opinion. What should be Product Ds selling price if it should be as profitable as
Product A? (adapted)

1. Product A should not be dropped since it generates positive contribution:
Rs 18 Rs 16 = Rs 2 per unit. The profit would decrease by Rs 20,000 (i.e., 10,000
units x Rs 2) if Product A is dropped.
2. If more units or Product B could be sold, Product A should be dropped since Product
B yields a higher contribution per unit: Rs 10 Rs 6 = Rs 4 per unit. Net increase in
profits will be 10,000 x Rs 4 Rs 10,000 x Rs 2 = Rs 20,000.
3. The selling price of Product A will have to be increased to Rs 20 to give contribution
per unit equal to that of Product B (viz. Rs 4).
4. The sales managers reasoning is invalid. Total fixed costs will not change if Product
D is added. Fixed cost per unit is not relevant in making the decision. The
contribution from Product D will be : (Rs 16 Rs 15.50) x 24,000 units = Rs 12,000,
while contribution from Product A is Rs 20,000. Thus profit will decrease by Rs 8,000
if Product D is added and Product A is dropped.

The Raisilly Manufacturing Company manufactures a component which is finally assembled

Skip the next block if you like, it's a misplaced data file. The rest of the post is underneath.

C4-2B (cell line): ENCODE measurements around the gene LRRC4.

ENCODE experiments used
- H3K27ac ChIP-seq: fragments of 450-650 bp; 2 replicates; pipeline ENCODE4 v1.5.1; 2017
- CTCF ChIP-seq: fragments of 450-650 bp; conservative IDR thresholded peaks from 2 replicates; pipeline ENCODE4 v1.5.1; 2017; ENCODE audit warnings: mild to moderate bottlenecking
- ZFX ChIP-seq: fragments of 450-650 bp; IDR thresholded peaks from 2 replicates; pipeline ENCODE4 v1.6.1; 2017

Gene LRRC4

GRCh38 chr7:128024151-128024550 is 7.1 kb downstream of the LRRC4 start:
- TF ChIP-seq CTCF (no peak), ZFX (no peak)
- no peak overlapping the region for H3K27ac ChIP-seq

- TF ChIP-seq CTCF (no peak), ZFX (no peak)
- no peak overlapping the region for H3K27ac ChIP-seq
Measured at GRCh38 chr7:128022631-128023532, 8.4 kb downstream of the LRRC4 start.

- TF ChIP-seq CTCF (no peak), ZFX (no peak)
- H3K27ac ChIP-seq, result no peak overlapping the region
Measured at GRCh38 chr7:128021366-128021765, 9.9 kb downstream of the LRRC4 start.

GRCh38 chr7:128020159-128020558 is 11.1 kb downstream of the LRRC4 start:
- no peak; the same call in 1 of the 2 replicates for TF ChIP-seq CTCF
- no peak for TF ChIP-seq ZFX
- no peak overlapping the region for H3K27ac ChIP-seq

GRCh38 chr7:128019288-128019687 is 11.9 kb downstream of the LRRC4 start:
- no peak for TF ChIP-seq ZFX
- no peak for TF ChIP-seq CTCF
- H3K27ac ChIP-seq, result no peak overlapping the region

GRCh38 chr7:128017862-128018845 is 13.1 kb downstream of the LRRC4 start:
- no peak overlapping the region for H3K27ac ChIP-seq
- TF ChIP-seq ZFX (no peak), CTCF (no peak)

to its main product. The component is produced in two manufacturing steps. The normal
annual production of the part is 50,000 units.
The following are the standard costs of performing the manufacturing steps:

Manufacturing step 1 : Rs 82,800

Direct materials 1,10,400
Direct labour 55,200
Other overhead 47,840
Total cost Rs 2,96,240

Manufacturing step 2 :
Direct labour Rs 73,600
Variable overhead 44,800
Other overhead 44,160
Total cost Rs 1,62,560

Total cost of both steps Rs 4,58,800

The other overhead, comprising both fixed and variable overhead, is allocated as: Rs 36,000
+ 10% of direct labour cost.
The company will not require manufacturing step 1 if components are bought from outside.
The outsider will supply 50,000 units a year at Rs 4.35 per unit. The company will have to
pay freight of Rs 10,000 per year on purchases. If the components are purchased, this will
release space occupied for performing manufacturing step 1. The opportunity cost of the
space is Rs 20,000 per year.
Suggest whether the component should be manufactured inside or bought from outside.
(C.P.A., adapted)

Fixed general overhead of Rs 36,000 are irrelevant in the present decision-making.
Differential costs of purchasing parts and perfoming manufacturing step 1 should be
Differential costs of manufacturing step 1:
Direct materials Rs 82,800
Direct labour 1,10,400
Variable overhead 55,200
Variable general overhead (10% of Rs 1,10,400) 11,040
Rs 2,59,440

Differential costs of purchasing parts:

50,000 x Rs 4.35 Rs 2,17,500
Freight 10,000
Less: Opportunity loss (if components are manufactured) 20,000
Rs 2,07,500